Reporters Without Borders today reiterated its opposition to some of the provisions of a new press law, the Act Governing the Guarantee of Freedom and Functions of Newspapers, which is due to take effect tomorrow and which will restrict free enterprise in the print media.
"We have received undertakings from the South Korean government that this law will not be used to silence critical news media, but we will nonetheless be extremely vigilant about the way it is implemented," the press freedom organisation said. Parliament approved the law on 1 January.
In a decree applying it, the government has added a new provision urging newspapers to set up internal "editing committees" consisting of management and staff representatives. Although newspapers are not obliged to comply, the possibility of getting government aid could be conditioned on the existence of such committees.
Proposed by the ruling Uri party last October, the law is billed as a progressive reform of South Korea’s print media but contains articles that could jeopardise free enterprise within the sector. The concept of news media "social responsibility" in articles 4 and 5 is also very vague and could be used by the authorities against independent media.
Reporters Without Borders is aware that a monopoly or oligopoly is not desirable for diversity of news and information, but South Koreans have a wide range of news sources in addition to the traditional daily newspapers and the organisation thinks it would have been better to help small publications rather than take on the big dailies.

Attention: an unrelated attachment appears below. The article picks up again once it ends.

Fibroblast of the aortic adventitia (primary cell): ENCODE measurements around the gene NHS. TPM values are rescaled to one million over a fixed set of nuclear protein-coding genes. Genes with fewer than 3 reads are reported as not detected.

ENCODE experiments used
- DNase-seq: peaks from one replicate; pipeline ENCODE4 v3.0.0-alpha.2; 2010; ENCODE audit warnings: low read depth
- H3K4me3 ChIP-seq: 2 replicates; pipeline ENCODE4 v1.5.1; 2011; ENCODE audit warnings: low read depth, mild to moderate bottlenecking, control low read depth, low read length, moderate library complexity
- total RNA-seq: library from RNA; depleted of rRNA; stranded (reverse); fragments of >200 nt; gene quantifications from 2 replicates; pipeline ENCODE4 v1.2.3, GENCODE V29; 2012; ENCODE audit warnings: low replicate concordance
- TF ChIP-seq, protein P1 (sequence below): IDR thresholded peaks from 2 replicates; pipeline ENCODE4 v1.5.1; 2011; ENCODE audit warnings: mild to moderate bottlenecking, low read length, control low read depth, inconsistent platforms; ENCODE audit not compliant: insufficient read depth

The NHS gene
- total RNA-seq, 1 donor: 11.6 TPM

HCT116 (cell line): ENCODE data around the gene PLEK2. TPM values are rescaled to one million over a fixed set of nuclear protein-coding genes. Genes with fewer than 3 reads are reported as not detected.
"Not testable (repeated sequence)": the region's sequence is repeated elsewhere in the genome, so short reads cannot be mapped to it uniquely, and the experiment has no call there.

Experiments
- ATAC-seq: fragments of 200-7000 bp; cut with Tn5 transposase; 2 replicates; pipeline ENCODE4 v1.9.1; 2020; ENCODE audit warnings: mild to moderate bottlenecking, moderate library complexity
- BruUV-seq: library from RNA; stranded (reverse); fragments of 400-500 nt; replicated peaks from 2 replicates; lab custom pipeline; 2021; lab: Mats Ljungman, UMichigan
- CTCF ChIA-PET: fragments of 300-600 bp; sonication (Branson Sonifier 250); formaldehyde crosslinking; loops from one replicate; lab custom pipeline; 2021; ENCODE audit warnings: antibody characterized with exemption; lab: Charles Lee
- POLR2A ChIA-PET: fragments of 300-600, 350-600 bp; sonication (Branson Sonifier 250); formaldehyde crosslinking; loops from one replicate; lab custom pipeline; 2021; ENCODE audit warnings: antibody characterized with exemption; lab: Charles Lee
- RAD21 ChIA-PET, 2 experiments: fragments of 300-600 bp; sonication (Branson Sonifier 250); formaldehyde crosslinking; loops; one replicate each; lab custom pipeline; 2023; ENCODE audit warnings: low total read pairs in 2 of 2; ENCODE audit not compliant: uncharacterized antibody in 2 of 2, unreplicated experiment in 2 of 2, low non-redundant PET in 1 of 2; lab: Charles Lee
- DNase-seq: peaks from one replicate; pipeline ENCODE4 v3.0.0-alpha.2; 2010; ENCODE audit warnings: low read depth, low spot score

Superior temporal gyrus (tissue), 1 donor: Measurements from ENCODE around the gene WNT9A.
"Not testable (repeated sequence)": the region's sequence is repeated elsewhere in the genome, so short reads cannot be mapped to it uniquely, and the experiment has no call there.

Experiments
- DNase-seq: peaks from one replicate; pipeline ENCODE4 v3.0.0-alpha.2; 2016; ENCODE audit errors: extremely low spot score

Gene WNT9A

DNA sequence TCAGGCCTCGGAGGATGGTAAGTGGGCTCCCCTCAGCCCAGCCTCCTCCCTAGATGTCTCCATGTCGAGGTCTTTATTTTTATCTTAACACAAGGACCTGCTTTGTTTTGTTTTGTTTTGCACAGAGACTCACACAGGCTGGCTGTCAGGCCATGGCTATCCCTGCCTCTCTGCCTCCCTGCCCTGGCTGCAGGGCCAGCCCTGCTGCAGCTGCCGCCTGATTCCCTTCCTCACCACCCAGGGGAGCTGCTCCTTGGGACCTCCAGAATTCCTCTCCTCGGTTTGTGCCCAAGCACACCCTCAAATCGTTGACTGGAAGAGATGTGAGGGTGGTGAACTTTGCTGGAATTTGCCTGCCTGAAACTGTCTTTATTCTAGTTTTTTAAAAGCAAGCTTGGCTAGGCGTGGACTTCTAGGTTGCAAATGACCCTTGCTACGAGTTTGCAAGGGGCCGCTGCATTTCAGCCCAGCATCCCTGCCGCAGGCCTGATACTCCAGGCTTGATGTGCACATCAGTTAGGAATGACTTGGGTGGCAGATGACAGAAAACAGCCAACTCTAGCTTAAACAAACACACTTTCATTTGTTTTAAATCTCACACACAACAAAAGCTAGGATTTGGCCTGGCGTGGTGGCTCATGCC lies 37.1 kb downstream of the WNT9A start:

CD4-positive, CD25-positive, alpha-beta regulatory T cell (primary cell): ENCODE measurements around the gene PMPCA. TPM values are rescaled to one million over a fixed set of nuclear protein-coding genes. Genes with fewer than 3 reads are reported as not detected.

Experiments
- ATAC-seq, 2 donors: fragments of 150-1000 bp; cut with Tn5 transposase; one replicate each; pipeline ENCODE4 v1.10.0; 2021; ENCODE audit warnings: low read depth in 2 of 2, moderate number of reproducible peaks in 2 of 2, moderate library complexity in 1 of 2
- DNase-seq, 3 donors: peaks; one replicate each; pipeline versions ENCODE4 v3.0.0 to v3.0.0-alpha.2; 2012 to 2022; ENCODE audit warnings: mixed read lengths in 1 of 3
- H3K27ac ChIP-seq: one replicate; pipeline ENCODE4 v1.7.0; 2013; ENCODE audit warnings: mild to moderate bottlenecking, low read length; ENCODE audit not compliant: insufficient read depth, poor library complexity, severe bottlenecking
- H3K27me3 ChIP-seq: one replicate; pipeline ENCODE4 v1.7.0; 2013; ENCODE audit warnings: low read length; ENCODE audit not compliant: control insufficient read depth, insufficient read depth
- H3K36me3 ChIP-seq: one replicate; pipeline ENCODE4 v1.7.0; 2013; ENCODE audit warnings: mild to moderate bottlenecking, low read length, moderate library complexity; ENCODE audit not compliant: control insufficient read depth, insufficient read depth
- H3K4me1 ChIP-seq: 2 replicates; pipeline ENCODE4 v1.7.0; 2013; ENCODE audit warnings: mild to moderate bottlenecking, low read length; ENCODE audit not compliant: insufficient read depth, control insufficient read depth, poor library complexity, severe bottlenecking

The new law stipulates that no newspaper may control more than 30 per cent of the market and that the three leading dailies may not control more than 60 per cent. It also limits to 50 per cent the space each paper may give to advertising, on the threat of a fine of 20 million wons (more than 14,000 euros).
The three conservative dailies, Chosun Ilbo, Dong-a Ilbo and JoongAng Ilbo, currently have 70 per cent of the daily newspaper market. Chosun Ilbo alone has more than 30 per cent of the market.
The law also obliges each press group to set up another internal committee to protect readers’ rights. These committees would allow readers to challenge a publication if they think its coverage is not "objective."
The ruling party additionally sought to establish a single distribution system for the dailies in an effort to stop the fierce competition between them for subscribers.
Finally, article 12 (1) of the new law requires online newspapers to register with the authorities.